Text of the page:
Andromeda. © 2005 Torsten Bronger.
Andromeda (abbreviation And) is a large, prominent northern constellation, to the south of Cassiopeia, between Perseus and Pegasus.
In mythology, Andromeda was chained to a rock to be sacrificed to Cetus (the Whale) as a punishment to her mother, Cassiopeia, who had boasted that she was more beautiful than the daughters of Neptune.
Andromeda's three brightest stars lie along an arc that stretches to the northeast of the Square of Pegasus, of which Alpheratz (Alpha Andromedae) forms a corner. Alpheratz and Mirach, the two brightest stars, have identical magnitudes, which is a coincidence found in no other constellation. Near to third-ranked Almaak is the most outstanding feature of Andromeda – our nearest neighboring major galaxy, the Andromeda Galaxy.
See below for details of the constellation's brightest stars and interesting deep sky objects.
S Andromedae, also known as SN 1885 (Supernova 1885), is the only supernova seen to date in the Andromeda Galaxy and the first supernova observed beyond the galaxy in which we live, Milky Way Galaxy. S Andromedae (a variable star designation) was discovered on 19 August 1885, by the Irish amateur astronomer Isaac Ward in Belfast, and independently the following day by Ernst Hartwig (1851–1923) at Dorpat Observatory in Estonia; Hartwig was the first to realize its significance.
S Andromedae reached magnitude 6 between August 17 and 20, and had faded to magnitude 16 by February 1890. In 1988, R. A. Fesen and colleagues using the 4-m Mayall telescope at Kitt Peak discovered the remnant of the explosion; further observations were made with the Hubble Space Telescope in 1995.
The Andromedids is a meteor shower associated with Comet 3D/Biela, not observed since 1940. The first recorded appearance of the shower, which radiated from near the star Gamma Andromedae, was in 1741. Spectacular meteor storms were observed in November 1872 and 1885, following the break-up of the associated comet, when the rates were many thousands per hour. The shower is also known as the Bielids.
|Stars in Andromeda brighter than magnitude 4.0|
|star||vis mag||abs mag||spec type||distance (ly)||RA (h m s)||Dec (° ' ")|
|Alpha (Alpheratz)||2.07||-0.30||B8IVpMnHg||97||00 08 23||+29 05 26|
|Beta (Mirach)||2.07||-1.87||M0IIa||199||01 09 44||+35 37 14|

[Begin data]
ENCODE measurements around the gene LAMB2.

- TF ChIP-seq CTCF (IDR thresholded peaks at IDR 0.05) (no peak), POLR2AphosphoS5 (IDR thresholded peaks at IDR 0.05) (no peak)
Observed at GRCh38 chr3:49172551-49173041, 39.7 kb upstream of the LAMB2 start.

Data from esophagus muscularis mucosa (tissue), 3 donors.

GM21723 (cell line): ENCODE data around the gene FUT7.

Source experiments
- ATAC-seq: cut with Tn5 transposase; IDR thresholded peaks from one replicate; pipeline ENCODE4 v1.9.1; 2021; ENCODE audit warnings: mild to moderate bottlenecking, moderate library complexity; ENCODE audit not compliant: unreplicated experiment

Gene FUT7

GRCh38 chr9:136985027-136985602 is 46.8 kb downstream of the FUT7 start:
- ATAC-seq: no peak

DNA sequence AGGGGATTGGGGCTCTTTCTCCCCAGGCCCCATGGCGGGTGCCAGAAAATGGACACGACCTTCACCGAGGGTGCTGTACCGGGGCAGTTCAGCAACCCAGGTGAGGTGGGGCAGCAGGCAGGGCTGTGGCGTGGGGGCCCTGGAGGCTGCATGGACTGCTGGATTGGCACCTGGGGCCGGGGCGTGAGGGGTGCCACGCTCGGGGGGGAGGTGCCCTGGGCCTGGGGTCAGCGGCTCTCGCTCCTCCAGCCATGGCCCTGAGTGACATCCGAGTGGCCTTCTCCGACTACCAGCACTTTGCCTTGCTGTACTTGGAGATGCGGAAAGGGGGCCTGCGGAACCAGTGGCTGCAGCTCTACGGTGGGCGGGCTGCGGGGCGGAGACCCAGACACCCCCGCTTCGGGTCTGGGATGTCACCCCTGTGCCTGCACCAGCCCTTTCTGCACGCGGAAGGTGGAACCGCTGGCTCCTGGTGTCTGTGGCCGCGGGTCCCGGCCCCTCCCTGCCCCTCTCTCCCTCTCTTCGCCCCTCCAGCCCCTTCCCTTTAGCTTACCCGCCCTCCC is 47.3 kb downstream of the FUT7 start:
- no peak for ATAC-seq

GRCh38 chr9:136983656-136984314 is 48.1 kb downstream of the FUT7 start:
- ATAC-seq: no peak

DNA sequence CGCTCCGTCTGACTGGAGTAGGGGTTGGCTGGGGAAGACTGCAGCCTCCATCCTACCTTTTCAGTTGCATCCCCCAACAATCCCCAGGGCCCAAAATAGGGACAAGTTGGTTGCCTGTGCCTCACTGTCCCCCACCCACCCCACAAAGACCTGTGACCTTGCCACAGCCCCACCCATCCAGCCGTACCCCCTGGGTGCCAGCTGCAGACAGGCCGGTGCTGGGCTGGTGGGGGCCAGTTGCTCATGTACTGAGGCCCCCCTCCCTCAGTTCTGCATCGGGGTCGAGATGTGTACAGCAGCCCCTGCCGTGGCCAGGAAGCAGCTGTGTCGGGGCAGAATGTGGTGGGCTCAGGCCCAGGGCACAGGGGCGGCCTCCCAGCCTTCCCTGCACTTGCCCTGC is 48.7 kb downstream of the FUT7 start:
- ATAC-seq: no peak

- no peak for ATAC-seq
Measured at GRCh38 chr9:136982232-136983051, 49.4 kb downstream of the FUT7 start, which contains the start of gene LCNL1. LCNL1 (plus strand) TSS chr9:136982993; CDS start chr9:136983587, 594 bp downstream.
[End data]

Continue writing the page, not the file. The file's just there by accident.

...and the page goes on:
|Gamma (Almaak)||2.10||-3.09||K3IIb+A0V||355||02 03 54||+42 19 47|
|Delta||3.27||0.81||K3III||101||00 39 20||+30 51 40|
|51||3.59||-0.05||K3III||174||01 38 00||+48 37 42|
|Omicron||3.6v||1.33||B6IIIpe+A2p||141||23 01 55||+42 19 34|
|Lambda||3.82v||1.75||G8III-Iv||84||23 37 34||+46 27 30|
|Mu||3.86||0.75||A5V||136||00 56 45||+38 29 58|
|Upsilon||4.63||3.96||F8V||43.9||01 36 48||+41 24 20|
|Gliese 67||4.96||4.45||G2V||41.4||01 41 47||+42 36 48|
|Groombridge 34 (A)||8.09||10.33||M1.5V||11.62||00 18 23||+44 01 22|
|Ross 248||12.29||14.79||M5.5V||10.32||23 41 55||+44 10 30|
|Other objects of interest|
|name||type of object||notes|
|R And||star||Mira variable. Mag. range 5.8 to 14.9; mean period 409 days; RA 02h 24.0m, Dec +38° 35'|
|Z And||star||The prototype Z Andromedae star|
|LL And||star||See brown dwarf.|
|Andromeda Galaxy||galaxy||M31 (NGC 224). See main entry|
|M32 (NGC 221)||galaxy||Bright satellite of the Andromeda Galaxy.|
|M110 (NGC 205)||galaxy||Bright satellite of the Andromeda Galaxy.|
|Cassiopeia Dwarf||galaxy||Faint satellite of the Andromeda Galaxy.|
|Pegasus Dwarf||galaxy||Faint satellite of the Andromeda Galaxy.|
|NGC 404||galaxy||Mirach's Ghost. Lies very close to Mirach in our line of sight.|
|NGC 891||galaxy||One of best examples of an edge-on spiral. RA 02h 19m, Dec +42° 7'|
|NGC 752||open cluster||Fine object, 5° S. of Almaak, best viewed with binoculars as its 70-80 stars are widely scattered. RA 01h 57.8m, Dec +37° 41'|
|Blue Snowball Nebula (NGC 7662)||planetary nebula||See main entry|
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